Overall, both India and Indonesia have faced similar issues of regional devolution and separatism, yet both have succeeded in building relatively strong national identities, with active separatist movements now being largely confined to remote and peripheral locales. Given such similarities, why then does India contain such strong regionally based political parties, whereas in Indonesia such parties are lacking? And why, we might also ask, are Indonesia’s political parties so ideologically indistinct, at least on the surface, unlike those of India?
Such questions defy easy answers, and I would not pretend to supply them here. It does seem pertinent, however, that India has a much more stable democratic legacy than Indonesia, having been under elected governance since independence, with the brief exception of “The Emergency” under Indira Gandhi (1975 to 1977). Indonesia, on the other hand, has experienced lengthy periods of autocratic rule as well as a prolonged spell of “guided democracy” (1957-1966). In comparative terms, India’s democratic stability could help generate political regional and ideological diversity, just as the instability of Indonesia could militate against it. Indonesia’s arguably weaker territorial integrity could also be a factor. The restive Indonesian region of western New Guinea, for example, is much larger and more resource-rich than India’s insurgency-plagued far northeast. If Indonesian political leaders are worried about losing the provinces Papua and West Papua, and perhaps other peripheral areas as well, they would have a pronounced incentive to band together and emphasize national unity.
But if Indonesia might be regarded as less democratically and territorially secure than India, it is arguably more culturally unified, at least in terms of language. While India has not seen the emergence of a nationally unifying native language, Indonesia has. Although only about 25 million out of 237 million Indonesian speak Bahasa Indonesia as their first language, the vast majority speaks it as a second language. The success of Bahasa Indonesia in education, media, and politics, moreover, is undeniable. Language-based politics therefore has little significance in Indonesia, unlike the situation in India. In India, demands for the creation of new states have often (but not always) been based on issues of language and ethnicity. Such controversies, in turn, have helped generate strong regionally based political parties.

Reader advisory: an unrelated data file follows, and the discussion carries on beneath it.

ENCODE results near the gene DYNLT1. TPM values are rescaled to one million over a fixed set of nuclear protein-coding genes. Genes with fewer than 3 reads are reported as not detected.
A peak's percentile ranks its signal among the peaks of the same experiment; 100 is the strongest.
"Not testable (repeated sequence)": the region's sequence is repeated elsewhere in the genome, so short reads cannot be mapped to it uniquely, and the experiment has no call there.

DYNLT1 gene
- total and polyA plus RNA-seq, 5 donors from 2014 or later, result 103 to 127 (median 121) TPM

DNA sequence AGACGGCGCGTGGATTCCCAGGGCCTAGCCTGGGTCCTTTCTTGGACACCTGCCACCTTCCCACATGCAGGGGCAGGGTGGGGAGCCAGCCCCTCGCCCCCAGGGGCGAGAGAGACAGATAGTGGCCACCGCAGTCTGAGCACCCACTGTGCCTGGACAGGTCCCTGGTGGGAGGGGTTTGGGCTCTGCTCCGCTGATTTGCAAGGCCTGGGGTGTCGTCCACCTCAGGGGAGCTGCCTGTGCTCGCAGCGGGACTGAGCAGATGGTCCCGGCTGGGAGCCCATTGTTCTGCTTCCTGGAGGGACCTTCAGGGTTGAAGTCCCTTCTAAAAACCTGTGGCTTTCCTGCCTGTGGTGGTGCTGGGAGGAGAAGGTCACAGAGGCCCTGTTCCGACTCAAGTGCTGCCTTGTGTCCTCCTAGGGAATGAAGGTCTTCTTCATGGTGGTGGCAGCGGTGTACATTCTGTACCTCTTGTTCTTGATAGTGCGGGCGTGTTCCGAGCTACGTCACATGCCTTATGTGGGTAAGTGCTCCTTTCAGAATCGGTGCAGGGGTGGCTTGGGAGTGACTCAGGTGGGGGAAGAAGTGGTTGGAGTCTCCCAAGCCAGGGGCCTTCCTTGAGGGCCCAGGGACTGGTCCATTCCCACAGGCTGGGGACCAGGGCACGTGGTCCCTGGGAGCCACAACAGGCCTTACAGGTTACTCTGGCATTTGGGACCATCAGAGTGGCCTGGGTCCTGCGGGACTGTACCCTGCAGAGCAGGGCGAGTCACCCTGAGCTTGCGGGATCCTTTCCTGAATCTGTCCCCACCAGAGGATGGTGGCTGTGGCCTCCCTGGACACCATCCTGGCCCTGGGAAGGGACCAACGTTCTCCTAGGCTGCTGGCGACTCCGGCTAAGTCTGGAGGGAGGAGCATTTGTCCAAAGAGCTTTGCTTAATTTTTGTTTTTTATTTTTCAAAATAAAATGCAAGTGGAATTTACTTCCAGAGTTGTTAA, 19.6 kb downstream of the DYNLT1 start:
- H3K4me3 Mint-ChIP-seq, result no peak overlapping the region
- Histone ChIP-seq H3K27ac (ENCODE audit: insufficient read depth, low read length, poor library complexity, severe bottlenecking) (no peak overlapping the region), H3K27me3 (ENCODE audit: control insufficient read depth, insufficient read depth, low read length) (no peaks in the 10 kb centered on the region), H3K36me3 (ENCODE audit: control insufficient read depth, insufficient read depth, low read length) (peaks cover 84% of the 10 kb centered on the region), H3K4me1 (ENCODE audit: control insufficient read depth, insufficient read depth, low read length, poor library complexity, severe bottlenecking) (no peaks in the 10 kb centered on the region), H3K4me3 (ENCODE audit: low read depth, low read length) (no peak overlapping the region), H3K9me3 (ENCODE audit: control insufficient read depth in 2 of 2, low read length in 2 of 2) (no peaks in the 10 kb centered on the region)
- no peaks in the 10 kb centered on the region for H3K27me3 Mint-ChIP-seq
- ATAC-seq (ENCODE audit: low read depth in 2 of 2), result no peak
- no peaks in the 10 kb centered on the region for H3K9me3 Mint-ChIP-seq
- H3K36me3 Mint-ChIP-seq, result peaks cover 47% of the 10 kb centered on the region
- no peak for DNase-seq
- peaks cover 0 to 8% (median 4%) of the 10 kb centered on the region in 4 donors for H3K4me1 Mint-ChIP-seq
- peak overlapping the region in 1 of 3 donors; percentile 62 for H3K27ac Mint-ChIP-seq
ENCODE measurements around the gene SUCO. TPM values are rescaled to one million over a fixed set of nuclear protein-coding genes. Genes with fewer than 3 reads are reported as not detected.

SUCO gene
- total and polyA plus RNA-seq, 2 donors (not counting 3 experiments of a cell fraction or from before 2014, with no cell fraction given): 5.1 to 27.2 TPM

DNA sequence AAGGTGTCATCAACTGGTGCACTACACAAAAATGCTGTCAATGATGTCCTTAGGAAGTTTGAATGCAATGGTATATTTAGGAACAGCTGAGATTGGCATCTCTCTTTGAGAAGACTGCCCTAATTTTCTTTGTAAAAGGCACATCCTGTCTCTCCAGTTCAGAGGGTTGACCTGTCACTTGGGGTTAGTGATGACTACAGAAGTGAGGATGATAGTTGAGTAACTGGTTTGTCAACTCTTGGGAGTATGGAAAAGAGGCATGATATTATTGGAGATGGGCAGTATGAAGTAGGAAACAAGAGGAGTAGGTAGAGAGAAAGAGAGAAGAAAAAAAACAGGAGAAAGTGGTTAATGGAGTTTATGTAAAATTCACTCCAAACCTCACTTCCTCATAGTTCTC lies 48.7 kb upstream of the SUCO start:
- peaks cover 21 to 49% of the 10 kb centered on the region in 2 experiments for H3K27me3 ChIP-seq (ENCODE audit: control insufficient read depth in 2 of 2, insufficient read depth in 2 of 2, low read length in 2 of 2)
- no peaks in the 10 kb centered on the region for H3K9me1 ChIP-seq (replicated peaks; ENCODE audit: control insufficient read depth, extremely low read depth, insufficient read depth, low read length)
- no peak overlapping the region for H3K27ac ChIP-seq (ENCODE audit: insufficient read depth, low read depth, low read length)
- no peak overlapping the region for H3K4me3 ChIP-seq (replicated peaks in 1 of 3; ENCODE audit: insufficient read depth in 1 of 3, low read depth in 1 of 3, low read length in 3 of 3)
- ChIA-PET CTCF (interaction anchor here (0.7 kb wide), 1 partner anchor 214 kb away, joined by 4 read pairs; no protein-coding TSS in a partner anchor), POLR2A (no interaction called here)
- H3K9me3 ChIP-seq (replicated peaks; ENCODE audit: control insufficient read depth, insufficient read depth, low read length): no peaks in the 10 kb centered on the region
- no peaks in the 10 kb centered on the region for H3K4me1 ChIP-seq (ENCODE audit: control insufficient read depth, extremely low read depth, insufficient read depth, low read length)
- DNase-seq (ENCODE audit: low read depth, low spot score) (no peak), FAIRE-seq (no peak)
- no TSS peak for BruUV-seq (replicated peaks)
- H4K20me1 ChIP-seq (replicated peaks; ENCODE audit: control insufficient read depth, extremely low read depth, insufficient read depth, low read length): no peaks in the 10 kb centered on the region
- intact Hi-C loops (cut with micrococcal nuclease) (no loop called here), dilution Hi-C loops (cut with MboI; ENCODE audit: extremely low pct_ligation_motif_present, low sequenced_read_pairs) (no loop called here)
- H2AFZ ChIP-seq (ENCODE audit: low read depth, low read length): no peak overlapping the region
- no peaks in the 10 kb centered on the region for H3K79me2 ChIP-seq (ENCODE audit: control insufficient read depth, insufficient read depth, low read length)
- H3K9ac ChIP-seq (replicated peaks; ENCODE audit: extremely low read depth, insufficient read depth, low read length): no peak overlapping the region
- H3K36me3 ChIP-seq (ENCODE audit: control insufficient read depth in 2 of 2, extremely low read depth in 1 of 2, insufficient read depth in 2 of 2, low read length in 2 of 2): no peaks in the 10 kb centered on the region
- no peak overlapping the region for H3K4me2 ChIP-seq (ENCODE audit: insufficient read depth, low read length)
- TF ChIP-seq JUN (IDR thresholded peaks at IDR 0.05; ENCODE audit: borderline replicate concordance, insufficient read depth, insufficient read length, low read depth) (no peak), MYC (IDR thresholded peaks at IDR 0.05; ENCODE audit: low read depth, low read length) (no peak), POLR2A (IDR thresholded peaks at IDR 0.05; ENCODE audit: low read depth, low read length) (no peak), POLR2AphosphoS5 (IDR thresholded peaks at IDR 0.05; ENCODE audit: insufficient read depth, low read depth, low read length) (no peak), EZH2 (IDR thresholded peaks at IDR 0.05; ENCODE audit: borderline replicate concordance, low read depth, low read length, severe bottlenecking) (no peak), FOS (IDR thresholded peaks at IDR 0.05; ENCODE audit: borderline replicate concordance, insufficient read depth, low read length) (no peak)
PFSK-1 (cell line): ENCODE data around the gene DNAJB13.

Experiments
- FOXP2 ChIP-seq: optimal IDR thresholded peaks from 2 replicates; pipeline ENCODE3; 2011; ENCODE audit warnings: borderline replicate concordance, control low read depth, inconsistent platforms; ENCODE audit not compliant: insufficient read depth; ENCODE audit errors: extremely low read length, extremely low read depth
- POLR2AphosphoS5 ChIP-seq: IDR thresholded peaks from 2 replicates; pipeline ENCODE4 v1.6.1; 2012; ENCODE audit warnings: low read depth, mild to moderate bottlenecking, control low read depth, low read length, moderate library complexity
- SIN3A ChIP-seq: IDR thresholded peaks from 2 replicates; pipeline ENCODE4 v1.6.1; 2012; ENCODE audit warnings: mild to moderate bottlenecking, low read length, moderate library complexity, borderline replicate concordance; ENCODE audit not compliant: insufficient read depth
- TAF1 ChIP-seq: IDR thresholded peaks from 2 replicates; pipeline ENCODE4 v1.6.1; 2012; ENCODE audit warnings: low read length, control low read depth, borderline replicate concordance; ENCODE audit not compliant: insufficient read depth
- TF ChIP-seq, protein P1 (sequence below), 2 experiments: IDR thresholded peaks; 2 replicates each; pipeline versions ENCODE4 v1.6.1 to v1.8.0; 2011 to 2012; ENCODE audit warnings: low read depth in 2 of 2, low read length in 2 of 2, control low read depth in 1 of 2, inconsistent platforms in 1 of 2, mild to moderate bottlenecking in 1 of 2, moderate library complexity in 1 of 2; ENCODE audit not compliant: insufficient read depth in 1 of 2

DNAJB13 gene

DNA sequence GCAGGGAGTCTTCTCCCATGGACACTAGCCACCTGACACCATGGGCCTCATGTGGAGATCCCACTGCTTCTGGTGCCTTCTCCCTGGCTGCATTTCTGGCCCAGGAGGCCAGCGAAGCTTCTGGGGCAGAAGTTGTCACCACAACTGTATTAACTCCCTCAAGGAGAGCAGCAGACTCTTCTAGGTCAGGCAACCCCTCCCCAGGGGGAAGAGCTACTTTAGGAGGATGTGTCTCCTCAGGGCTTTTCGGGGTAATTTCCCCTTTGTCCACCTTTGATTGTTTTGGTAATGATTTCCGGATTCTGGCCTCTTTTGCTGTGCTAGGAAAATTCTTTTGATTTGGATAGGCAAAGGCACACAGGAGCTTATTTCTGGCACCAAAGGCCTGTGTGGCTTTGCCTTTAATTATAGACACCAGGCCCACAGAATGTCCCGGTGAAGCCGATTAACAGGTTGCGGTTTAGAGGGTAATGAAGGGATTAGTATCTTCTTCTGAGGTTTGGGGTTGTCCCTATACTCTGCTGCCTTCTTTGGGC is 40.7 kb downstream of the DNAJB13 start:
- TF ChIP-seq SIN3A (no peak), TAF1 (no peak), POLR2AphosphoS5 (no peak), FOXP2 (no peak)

Note: the data used to compile the map of state-based parties in India is incomplete, which has probably resulted in several errors.
* The Wikipedia provides a good description of regional (“state”) political parties in India:
If a party is recognized as a state party by the Election Commission, it can reserve a symbol for its exclusive use in the state. The following are a list of recognised state parties as of 12 January 2014:
A political party shall be treated as a recognised political party in a State, if and only if the political party fulfills any of the following conditions:
1. At General Elections or Legislative Assembly elections, the party has won 3% of seats in the legislative assembly of the State ( subject to a minimum of 3 seats).
2. At a Lok Sabha General Elections, the party has won 1 Lok sabha seat for every 25 Lok Sabha seat allotted for the State.
3. At a General Election to Lok Sabha or Legislative Assembly, the party has polled minimum of 6% of votes in a State and in addition it has won 1 Lok Sabha or 2 Legislative Assembly seats.
At a General Election to Lok Sabha or Legislative Assembly, the party has polled 8% of votes in a State.
« Cyprus: Between East and West?
Does Pakistan Claim Junagadh in the Indian... »